In Pennsylvania, the regulatory pressure isn’t nearly as stringent. “I think everybody’s kind of on the same page,” said Dr. Douglas Beegle, professor of agronomy at Penn State University. “I think the regulators, at least at the state and local level, have been fairly reasonable; they’ve made an effort here to keep it as local as we can. For example, our plans are reviewed at the local, county level; they’re not sent to Harrisburg or Washington.”
Every farmer in Pennsylvania that uses manure has to have a manure management plan that lays out what crops they grow and what the acceptable application rates, timing and methods are. Most farmers can write their own plans and for them the regulatory body is the local soil conservation district (SCD), which does not approve the plan but can conduct spot checks.
The plans for farms with high animal density – more than two Animal Equivalent Units (1 AEU=1,000 pounds live weight) per acre – have to be written by a certified planner. These are three-year plans that are reviewed and approved by the local SCD board. About ten percent to 15 percent of Pennsylvania farms fall under this category. The law was changed in recent years, and if manure is being exported, the plan has to indicate what the recipient is going to do with it. “In our original regulations, all a farmer basically had to say was, ‘I’m exporting my manure to Farmer X,’” Beegle said.
He said Pennsylvania, along with all other Northeastern states, adheres to a phosphorus index; it evaluates the potential for phosphorus loss and can restrict manure applications. The main criterion for the manure management plans, though, is nitrogen; applications are tied to how much N the planned crops need.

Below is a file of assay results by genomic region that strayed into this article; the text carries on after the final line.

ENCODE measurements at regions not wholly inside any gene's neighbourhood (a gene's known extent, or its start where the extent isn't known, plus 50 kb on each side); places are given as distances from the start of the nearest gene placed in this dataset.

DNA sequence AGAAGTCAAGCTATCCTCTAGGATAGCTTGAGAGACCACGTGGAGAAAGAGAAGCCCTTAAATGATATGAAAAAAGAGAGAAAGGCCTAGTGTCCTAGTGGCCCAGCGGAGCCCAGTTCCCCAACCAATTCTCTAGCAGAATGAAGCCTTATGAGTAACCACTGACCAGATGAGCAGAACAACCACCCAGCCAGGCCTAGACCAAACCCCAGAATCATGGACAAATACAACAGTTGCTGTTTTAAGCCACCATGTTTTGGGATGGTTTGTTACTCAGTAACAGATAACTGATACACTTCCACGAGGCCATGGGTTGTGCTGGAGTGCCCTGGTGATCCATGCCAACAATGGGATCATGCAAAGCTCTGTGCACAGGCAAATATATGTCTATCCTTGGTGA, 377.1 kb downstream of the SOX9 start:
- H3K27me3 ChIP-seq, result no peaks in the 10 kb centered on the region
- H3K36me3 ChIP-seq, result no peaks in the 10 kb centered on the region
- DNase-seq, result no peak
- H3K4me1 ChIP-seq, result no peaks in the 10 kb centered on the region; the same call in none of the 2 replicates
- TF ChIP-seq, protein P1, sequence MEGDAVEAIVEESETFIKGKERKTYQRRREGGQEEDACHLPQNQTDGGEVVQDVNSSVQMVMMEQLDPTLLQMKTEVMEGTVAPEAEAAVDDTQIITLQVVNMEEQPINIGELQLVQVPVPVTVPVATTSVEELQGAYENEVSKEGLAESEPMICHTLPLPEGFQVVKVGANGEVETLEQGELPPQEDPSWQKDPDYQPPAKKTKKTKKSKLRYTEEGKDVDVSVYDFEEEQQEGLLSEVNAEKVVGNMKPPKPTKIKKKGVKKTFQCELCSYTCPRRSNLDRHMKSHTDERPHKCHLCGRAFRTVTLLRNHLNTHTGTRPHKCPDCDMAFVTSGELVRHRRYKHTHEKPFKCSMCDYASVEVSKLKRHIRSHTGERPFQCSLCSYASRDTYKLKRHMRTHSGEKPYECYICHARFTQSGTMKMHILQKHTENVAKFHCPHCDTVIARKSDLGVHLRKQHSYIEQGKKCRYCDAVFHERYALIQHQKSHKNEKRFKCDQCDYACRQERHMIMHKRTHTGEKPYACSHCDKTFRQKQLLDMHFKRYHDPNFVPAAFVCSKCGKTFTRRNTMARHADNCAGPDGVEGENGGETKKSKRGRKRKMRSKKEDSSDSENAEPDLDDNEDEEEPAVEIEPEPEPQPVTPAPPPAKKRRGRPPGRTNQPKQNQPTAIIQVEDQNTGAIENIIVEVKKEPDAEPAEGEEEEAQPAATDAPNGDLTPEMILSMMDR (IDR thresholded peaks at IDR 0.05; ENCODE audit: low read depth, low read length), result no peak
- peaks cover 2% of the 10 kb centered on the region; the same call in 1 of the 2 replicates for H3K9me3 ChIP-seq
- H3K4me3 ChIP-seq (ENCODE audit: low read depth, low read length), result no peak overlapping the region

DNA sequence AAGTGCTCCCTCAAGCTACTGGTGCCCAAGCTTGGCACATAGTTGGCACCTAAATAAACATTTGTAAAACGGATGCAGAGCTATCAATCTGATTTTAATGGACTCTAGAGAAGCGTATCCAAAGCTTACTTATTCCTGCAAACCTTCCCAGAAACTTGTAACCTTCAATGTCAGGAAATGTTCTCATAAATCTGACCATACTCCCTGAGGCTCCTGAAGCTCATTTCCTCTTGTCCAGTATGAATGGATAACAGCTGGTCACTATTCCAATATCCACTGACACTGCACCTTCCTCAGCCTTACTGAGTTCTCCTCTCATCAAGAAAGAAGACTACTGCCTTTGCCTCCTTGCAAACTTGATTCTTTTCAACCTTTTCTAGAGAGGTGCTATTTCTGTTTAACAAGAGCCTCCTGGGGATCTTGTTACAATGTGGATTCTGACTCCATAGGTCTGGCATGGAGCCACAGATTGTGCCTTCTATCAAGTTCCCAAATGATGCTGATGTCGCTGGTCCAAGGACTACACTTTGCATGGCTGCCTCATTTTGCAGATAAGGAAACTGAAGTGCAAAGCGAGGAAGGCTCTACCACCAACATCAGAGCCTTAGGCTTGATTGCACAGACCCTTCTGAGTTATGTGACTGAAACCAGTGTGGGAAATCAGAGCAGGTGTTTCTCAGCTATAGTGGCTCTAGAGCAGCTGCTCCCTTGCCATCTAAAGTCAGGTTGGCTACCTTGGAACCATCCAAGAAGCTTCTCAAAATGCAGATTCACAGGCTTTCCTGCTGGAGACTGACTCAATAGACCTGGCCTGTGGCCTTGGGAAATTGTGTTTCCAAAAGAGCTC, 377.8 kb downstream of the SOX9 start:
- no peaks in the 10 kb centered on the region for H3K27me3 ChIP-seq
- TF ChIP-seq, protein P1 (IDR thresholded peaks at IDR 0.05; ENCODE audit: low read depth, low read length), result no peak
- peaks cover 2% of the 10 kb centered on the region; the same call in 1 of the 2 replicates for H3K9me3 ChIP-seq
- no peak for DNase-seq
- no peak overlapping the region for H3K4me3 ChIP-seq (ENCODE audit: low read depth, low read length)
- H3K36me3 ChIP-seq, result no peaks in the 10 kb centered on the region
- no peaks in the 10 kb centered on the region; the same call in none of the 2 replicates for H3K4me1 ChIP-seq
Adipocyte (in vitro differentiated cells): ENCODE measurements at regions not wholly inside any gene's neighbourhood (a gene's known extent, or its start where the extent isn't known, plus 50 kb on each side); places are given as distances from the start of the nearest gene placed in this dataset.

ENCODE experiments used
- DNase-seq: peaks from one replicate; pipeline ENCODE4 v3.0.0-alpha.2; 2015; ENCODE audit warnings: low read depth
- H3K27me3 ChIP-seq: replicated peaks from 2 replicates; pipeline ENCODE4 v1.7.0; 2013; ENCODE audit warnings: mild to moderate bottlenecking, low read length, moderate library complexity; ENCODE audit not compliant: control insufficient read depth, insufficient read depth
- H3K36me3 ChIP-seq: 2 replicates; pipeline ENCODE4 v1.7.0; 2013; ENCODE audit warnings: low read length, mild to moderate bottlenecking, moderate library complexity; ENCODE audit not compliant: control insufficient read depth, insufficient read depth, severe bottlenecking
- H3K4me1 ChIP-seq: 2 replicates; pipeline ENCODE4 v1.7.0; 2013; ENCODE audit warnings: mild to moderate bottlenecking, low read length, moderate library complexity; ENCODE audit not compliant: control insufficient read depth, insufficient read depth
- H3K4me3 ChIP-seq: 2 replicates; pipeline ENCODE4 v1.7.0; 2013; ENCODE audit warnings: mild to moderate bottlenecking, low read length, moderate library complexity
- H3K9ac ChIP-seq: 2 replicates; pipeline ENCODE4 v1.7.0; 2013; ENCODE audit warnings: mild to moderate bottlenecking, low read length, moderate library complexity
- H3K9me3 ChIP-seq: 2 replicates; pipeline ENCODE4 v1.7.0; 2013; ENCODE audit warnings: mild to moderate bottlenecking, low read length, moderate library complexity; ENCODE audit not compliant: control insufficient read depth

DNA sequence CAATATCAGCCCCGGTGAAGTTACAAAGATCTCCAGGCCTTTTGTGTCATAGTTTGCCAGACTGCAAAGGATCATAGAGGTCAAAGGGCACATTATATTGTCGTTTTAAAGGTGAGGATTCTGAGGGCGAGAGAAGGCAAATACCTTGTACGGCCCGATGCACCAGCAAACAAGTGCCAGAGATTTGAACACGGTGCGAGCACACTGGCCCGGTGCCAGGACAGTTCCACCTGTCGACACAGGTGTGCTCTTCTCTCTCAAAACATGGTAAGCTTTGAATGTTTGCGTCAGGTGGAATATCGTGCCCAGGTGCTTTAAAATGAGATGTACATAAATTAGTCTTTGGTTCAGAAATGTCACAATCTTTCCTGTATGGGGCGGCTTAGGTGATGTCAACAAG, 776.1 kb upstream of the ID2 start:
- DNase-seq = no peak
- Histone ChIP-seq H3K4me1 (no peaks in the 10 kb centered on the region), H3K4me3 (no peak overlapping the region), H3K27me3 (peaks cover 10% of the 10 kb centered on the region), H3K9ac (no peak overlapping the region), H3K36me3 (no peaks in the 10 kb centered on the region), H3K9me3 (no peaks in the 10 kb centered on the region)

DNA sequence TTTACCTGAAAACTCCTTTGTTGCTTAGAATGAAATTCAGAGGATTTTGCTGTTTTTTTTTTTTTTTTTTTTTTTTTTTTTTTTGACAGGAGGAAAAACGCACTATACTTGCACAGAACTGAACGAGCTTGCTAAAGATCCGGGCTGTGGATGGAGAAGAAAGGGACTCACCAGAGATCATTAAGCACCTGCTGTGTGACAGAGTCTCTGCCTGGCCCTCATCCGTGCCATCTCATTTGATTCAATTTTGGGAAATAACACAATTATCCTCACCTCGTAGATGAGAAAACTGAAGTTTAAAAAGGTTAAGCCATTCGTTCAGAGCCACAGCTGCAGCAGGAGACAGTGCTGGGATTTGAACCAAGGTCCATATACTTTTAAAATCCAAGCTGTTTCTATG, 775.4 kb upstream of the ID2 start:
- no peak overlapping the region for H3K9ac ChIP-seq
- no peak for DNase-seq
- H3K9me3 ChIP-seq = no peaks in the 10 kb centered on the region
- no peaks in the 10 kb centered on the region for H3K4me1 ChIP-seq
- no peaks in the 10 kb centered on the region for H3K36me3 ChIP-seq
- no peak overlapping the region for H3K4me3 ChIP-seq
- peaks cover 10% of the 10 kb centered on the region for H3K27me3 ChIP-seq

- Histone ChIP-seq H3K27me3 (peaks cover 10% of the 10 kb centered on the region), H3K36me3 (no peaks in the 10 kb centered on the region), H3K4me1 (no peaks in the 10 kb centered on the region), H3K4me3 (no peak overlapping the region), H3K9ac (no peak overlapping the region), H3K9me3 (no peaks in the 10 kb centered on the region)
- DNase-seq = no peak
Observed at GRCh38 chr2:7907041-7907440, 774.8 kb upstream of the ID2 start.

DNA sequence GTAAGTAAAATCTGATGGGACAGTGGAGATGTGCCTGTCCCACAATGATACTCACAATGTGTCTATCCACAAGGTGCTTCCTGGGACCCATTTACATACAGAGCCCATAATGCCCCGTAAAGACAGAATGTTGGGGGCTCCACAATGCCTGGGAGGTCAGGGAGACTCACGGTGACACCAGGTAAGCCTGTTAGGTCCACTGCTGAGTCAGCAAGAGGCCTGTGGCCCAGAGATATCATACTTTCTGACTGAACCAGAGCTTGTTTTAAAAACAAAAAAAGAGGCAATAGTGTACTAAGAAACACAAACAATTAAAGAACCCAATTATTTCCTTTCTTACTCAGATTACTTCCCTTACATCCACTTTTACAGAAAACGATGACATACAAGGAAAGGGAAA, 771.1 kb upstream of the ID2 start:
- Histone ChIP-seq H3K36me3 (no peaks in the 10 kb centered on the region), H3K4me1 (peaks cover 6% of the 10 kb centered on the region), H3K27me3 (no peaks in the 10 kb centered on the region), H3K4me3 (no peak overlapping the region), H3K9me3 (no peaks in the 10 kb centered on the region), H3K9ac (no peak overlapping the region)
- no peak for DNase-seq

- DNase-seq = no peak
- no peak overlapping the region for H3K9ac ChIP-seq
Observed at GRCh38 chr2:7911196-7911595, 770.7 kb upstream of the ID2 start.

Beegle said the market varies for excess manure, and working against it is the tendency of large swine and poultry integrators to concentrate all of their contract growers in one area. “You have a lot of these farms with excess all in the same area, so that creates a problem for what you can do with your excess manure,” he said. “And we’ve had people get pretty innovative in this; there are at least two manure auctions that occur, where large poultry producers actually hold an auction, and farmers and brokers bid on their manure.” Manure brokers in Pennsylvania have to be certified.
Farmers are also finding innovative ways to use excess on the farm. Some are double-cropping, increasing crop production and nutrient uptake. Others are building more storage. “If they have year-round storage, or six months or three months, that’s all part of the overall planning process,” Beegle noted. “It’s a very comprehensive plan in that regard; it’s not just how much you can spread on this acre.”
Penn State, other universities, and USDA’s Agricultural Research Service have also been looking at practices like low-disturbance manure injection. Beegle said as farmers have moved away from tillage, more manure has stayed on the surface where it can volatilize or run off. Low-disturbance injection is more expensive and makes application slower, but several commercial manure haulers have bought the technology and offer it to their customers.